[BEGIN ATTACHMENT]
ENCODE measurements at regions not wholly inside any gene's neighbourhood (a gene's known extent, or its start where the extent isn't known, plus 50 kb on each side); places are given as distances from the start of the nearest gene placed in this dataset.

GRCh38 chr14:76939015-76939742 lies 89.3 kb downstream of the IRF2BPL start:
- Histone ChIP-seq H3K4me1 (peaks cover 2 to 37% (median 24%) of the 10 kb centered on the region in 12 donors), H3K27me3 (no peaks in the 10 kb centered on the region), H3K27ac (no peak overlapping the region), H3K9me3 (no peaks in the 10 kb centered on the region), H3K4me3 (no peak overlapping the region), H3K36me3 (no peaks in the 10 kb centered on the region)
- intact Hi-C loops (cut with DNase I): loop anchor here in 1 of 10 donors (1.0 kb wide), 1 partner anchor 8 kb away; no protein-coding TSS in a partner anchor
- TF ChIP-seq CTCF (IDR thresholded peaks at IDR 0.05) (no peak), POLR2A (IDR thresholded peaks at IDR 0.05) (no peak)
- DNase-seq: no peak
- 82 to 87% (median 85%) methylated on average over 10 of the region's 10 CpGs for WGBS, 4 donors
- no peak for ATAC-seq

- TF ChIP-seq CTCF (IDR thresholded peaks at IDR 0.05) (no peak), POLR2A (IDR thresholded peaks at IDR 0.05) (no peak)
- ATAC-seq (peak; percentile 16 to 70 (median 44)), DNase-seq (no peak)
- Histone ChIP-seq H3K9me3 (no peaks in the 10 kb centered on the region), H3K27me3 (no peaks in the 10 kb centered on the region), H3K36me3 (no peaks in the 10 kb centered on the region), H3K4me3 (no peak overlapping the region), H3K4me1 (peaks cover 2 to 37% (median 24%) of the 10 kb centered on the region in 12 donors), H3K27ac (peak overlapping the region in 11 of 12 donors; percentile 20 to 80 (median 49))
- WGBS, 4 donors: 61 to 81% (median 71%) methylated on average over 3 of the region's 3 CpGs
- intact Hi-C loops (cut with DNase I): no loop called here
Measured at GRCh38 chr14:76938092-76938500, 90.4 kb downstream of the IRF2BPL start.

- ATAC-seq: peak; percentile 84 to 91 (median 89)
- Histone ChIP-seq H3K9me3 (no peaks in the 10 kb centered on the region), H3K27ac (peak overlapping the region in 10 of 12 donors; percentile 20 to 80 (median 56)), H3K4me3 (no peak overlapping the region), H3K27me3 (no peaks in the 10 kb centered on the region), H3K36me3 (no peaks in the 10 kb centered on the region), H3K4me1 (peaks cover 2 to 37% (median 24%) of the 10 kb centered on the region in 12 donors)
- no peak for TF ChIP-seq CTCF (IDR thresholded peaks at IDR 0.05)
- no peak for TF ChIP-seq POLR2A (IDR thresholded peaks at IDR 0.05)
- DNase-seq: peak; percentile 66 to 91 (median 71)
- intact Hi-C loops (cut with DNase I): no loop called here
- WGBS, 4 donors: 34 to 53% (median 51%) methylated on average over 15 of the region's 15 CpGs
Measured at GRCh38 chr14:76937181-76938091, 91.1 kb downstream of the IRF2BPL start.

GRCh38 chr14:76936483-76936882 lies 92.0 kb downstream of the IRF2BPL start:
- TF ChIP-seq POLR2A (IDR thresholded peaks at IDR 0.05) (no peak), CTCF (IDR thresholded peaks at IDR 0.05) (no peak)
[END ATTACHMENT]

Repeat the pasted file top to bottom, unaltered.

ENCODE measurements at regions not wholly inside any gene's neighbourhood (a gene's known extent, or its start where the extent isn't known, plus 50 kb on each side); places are given as distances from the start of the nearest gene placed in this dataset.

GRCh38 chr14:76939015-76939742 lies 89.3 kb downstream of the IRF2BPL start:
- Histone ChIP-seq H3K4me1 (peaks cover 2 to 37% (median 24%) of the 10 kb centered on the region in 12 donors), H3K27me3 (no peaks in the 10 kb centered on the region), H3K27ac (no peak overlapping the region), H3K9me3 (no peaks in the 10 kb centered on the region), H3K4me3 (no peak overlapping the region), H3K36me3 (no peaks in the 10 kb centered on the region)
- intact Hi-C loops (cut with DNase I): loop anchor here in 1 of 10 donors (1.0 kb wide), 1 partner anchor 8 kb away; no protein-coding TSS in a partner anchor
- TF ChIP-seq CTCF (IDR thresholded peaks at IDR 0.05) (no peak), POLR2A (IDR thresholded peaks at IDR 0.05) (no peak)
- DNase-seq: no peak
- 82 to 87% (median 85%) methylated on average over 10 of the region's 10 CpGs for WGBS, 4 donors
- no peak for ATAC-seq

- TF ChIP-seq CTCF (IDR thresholded peaks at IDR 0.05) (no peak), POLR2A (IDR thresholded peaks at IDR 0.05) (no peak)
- ATAC-seq (peak; percentile 16 to 70 (median 44)), DNase-seq (no peak)
- Histone ChIP-seq H3K9me3 (no peaks in the 10 kb centered on the region), H3K27me3 (no peaks in the 10 kb centered on the region), H3K36me3 (no peaks in the 10 kb centered on the region), H3K4me3 (no peak overlapping the region), H3K4me1 (peaks cover 2 to 37% (median 24%) of the 10 kb centered on the region in 12 donors), H3K27ac (peak overlapping the region in 11 of 12 donors; percentile 20 to 80 (median 49))
- WGBS, 4 donors: 61 to 81% (median 71%) methylated on average over 3 of the region's 3 CpGs
- intact Hi-C loops (cut with DNase I): no loop called here
Measured at GRCh38 chr14:76938092-76938500, 90.4 kb downstream of the IRF2BPL start.

- ATAC-seq: peak; percentile 84 to 91 (median 89)
- Histone ChIP-seq H3K9me3 (no peaks in the 10 kb centered on the region), H3K27ac (peak overlapping the region in 10 of 12 donors; percentile 20 to 80 (median 56)), H3K4me3 (no peak overlapping the region), H3K27me3 (no peaks in the 10 kb centered on the region), H3K36me3 (no peaks in the 10 kb centered on the region), H3K4me1 (peaks cover 2 to 37% (median 24%) of the 10 kb centered on the region in 12 donors)
- no peak for TF ChIP-seq CTCF (IDR thresholded peaks at IDR 0.05)
- no peak for TF ChIP-seq POLR2A (IDR thresholded peaks at IDR 0.05)
- DNase-seq: peak; percentile 66 to 91 (median 71)
- intact Hi-C loops (cut with DNase I): no loop called here
- WGBS, 4 donors: 34 to 53% (median 51%) methylated on average over 15 of the region's 15 CpGs
Measured at GRCh38 chr14:76937181-76938091, 91.1 kb downstream of the IRF2BPL start.

GRCh38 chr14:76936483-76936882 lies 92.0 kb downstream of the IRF2BPL start:
- TF ChIP-seq POLR2A (IDR thresholded peaks at IDR 0.05) (no peak), CTCF (IDR thresholded peaks at IDR 0.05) (no peak)